Posted by Sarah Brown on

Have you ever felt the spark in connection with someone when you speak to them and realize
there is a shared interest? The excitement that something so near and dear to your heart might
also be integral and cherished by someone else?

This must be how Frodo felt when Sam joined him on his journey to take the One Ring to Modor
to destroy it (Calling all my Lord of the Rings nerds). If you look at the nine people who made
the Fellowship of the Ring, they all had vast backgrounds: a dwarf, elf, human, hobbit, etc... but
they bonded and connected because of their shared desire—their fellowship for a common

To make a biblical connection, we also see fellowship crafted when Jesus called together his
disciples. These men were from vast backgrounds, but they shared one goal, one common
battle cry. Paul tells us in Acts 2:42 “they devoted themselves to the apostles teaching and the
fellowship, to the breaking of bread and the prayer.”
All in all, this tells me—a 28 year old female in 2024 that fellowship is something rare, important
and even a bit magical. How do I find that? Why should I find that? What are the benefits? Let’s
look at those possibilities.

How do I find that?

There is only so much that can be prayed about, spiritually conversed and advised. Eventually
practical action must be taken, because after all you ARE an intelligent and uniquely crafted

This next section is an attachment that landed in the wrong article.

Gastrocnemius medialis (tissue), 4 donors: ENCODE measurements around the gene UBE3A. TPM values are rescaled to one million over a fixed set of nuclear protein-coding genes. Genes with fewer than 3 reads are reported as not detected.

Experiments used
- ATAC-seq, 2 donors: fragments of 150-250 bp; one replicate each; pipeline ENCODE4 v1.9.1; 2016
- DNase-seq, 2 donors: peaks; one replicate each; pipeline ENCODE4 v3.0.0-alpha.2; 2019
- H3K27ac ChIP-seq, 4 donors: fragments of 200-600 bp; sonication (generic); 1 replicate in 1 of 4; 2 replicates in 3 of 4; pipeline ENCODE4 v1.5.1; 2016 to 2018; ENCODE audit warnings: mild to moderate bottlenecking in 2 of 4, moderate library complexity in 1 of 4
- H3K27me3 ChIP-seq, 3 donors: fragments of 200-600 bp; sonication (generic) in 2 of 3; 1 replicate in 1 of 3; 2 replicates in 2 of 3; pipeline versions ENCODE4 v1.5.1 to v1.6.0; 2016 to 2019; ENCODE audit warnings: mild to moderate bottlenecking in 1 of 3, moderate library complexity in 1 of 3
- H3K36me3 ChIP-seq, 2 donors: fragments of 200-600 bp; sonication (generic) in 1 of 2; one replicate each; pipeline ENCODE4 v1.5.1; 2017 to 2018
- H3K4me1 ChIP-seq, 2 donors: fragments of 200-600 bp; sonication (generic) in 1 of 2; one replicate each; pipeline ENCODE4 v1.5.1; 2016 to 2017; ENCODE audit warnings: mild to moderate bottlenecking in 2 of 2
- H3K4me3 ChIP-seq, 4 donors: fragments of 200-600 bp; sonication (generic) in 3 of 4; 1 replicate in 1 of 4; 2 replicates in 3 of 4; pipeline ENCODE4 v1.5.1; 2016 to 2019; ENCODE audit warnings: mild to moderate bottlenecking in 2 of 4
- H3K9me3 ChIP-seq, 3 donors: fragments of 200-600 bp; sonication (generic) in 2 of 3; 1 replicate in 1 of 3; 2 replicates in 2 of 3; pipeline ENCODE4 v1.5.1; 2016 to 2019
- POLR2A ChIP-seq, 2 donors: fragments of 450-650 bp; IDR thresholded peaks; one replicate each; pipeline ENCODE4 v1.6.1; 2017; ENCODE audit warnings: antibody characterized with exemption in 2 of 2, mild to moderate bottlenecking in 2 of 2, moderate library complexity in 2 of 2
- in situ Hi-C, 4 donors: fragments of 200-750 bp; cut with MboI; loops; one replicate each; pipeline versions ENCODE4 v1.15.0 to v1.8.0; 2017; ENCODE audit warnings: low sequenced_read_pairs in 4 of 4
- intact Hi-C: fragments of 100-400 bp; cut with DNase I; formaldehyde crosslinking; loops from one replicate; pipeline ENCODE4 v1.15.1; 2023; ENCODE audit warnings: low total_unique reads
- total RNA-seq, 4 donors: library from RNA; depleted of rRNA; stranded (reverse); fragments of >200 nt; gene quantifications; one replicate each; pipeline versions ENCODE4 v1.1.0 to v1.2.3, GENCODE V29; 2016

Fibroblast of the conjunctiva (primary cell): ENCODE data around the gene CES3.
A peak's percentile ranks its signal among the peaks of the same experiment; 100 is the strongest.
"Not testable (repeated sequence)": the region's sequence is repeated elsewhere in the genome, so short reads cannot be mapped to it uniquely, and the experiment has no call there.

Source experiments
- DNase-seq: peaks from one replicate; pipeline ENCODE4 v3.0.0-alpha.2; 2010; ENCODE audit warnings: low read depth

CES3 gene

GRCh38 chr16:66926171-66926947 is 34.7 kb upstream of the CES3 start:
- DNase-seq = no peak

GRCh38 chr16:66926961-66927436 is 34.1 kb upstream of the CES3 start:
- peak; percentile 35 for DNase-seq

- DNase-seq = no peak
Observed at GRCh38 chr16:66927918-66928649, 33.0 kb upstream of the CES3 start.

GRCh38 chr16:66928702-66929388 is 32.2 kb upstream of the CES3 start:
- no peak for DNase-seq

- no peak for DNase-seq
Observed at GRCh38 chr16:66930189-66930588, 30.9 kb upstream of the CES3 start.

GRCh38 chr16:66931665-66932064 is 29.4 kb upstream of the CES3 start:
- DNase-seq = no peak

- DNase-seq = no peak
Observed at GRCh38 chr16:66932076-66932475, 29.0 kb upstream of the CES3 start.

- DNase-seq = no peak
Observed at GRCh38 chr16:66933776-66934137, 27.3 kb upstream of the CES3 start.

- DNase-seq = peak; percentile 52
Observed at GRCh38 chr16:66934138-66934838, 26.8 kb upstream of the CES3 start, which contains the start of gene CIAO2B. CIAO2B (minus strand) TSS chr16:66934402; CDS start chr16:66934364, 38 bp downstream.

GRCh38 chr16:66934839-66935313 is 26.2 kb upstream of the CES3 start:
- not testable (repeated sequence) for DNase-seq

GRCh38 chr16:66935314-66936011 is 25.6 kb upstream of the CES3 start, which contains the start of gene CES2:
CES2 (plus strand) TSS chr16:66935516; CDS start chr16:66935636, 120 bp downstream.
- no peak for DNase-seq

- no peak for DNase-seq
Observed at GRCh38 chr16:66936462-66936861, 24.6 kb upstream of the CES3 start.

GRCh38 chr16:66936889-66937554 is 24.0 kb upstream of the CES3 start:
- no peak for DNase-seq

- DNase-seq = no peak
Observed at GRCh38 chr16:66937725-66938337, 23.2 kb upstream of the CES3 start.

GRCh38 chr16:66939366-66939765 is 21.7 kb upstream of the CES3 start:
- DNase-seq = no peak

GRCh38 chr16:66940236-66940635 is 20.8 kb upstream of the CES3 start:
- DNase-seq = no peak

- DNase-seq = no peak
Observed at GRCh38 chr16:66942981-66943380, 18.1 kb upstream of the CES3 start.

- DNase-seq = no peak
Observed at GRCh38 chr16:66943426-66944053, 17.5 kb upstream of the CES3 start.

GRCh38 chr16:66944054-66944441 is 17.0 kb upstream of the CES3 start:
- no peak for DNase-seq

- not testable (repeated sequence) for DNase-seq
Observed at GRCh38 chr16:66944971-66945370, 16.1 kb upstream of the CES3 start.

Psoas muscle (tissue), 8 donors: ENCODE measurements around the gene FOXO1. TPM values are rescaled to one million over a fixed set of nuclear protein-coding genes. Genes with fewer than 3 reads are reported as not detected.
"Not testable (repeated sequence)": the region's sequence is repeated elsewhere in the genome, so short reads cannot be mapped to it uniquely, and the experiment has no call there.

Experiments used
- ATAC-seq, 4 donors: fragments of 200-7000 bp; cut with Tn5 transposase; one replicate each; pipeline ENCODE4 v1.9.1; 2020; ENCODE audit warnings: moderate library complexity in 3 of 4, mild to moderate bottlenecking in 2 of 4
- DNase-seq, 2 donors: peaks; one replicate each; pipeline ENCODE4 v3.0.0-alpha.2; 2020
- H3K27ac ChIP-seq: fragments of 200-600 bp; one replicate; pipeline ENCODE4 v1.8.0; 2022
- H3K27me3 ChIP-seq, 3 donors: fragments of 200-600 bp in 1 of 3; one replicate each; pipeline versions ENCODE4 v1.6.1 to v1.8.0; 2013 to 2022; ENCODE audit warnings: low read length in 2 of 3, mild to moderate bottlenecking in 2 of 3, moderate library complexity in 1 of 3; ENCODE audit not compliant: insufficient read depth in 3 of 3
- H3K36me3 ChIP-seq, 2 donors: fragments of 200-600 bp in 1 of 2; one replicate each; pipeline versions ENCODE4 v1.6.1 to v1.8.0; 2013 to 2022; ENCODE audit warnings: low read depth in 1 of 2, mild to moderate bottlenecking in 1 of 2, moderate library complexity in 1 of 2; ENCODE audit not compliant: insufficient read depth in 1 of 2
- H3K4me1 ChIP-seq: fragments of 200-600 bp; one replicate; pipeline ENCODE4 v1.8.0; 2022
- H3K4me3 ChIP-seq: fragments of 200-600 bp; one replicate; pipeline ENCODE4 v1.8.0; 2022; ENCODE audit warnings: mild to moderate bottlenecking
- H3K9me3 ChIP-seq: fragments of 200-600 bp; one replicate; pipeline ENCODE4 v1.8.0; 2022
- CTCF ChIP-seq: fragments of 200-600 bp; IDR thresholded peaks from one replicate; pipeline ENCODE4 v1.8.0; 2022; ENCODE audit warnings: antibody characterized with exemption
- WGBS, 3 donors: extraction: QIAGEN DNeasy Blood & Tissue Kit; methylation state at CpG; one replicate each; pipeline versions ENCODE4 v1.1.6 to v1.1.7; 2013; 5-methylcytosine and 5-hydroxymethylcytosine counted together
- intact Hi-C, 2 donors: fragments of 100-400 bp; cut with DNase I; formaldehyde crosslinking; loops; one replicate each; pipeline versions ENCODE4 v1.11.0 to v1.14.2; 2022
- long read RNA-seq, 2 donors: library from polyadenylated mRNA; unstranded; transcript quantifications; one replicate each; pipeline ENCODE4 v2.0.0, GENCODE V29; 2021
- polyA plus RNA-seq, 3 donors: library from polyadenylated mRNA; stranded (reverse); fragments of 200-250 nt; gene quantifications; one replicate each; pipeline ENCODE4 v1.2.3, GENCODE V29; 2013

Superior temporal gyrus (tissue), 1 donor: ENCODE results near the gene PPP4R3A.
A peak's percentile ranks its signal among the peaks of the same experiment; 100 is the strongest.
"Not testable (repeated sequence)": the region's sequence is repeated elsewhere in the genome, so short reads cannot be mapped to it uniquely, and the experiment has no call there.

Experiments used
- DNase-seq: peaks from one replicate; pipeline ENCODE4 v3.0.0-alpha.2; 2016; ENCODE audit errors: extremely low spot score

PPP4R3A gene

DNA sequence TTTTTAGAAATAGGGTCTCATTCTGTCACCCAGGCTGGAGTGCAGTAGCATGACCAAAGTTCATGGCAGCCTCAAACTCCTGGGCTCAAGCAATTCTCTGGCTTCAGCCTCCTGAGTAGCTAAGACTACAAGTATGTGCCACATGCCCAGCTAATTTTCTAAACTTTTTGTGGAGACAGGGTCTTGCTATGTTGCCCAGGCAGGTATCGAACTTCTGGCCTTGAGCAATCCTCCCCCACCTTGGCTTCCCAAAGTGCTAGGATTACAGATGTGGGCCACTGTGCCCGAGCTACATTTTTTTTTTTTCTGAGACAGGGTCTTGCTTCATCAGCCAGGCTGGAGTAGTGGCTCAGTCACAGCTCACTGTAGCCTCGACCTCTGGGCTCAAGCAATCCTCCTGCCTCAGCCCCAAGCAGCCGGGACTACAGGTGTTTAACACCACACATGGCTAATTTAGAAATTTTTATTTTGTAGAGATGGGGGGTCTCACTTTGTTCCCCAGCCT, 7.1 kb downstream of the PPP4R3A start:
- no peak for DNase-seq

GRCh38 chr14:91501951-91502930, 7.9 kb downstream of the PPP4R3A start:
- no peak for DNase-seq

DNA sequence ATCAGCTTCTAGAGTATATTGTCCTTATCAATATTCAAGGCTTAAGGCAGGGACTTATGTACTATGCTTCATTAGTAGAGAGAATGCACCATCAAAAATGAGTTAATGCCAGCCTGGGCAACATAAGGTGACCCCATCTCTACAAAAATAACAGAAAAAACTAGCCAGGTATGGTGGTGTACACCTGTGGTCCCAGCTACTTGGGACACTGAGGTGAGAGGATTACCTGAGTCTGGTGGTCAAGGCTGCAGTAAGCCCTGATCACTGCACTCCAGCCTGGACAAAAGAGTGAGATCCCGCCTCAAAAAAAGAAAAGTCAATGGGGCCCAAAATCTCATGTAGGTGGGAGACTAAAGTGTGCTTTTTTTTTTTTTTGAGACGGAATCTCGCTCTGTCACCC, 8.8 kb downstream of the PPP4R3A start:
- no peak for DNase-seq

human being. In order to find what you need you must GO. You must be diligent and make
conscious steps to seek out others who share your common goal. If you wanted to be an
accountant, you wouldn't spend your weekends on a ranch with cowboys you would find
fellowship with other like-minded people pursuing financial futures.
If you want the fellowship that Paul describes as so vital—you must GO to where others are that
share the same goal. There is nothing wrong, weird, bad, or lame about intentionally seeking
out friends so you have fellowship. Jesus devoted much time to finding his disciples, spending
time with them and growing alongside them. It was no small or insignificant task to the Son of
God so why should we treat it as such.

Why should I find that?

In 1 Corinthians 12:12-13 Paul relates us to individual body parts working together, “for just as
the body is one and has many members, so does the body with Christ...” Eyes cannot function
properly without the circulatory system to pump blood into them. The arms cannot feed the body
without the skeleton to support the muscles of the arm. We are the same! When asking
ourselves why we should find fellowship—we should find it because there is so much we cannot
do alone. AND THAT”S OKAY. Galatians 6:2 says we should bear one another's burdens and
that is a privilege and right of a follower of Christ. You don't have to feel bad because you
cannot do it all on your own. You were created to NOT be able to do it all alone.

What are the benefits?

Think about fellowship in terms of a sports team, when you’re tired, worn out and not sure if you
have the energy to make it through the rest of the game, the encouragement from a teammate,
who you know is also tired, out of breath, but wants to win seems all the more impactful
because they know the struggles you have in that moment. Their words of encouragement
come from the same heart that is elevated and tired much like yours. The benefits of fellowship
are as the author of Hebrews puts it “thinking how to spur one another one...meeting together
and encouraging each other...” (Hebrews 10: 24-25). There is encouragement, community and

So, let’s take a note from the savior of the universe to put time and effort into choosing those we
surround ourselves with and find fellowship for a common good.


Sarah Brown, Board of Directors

Oklahoma State University Alumna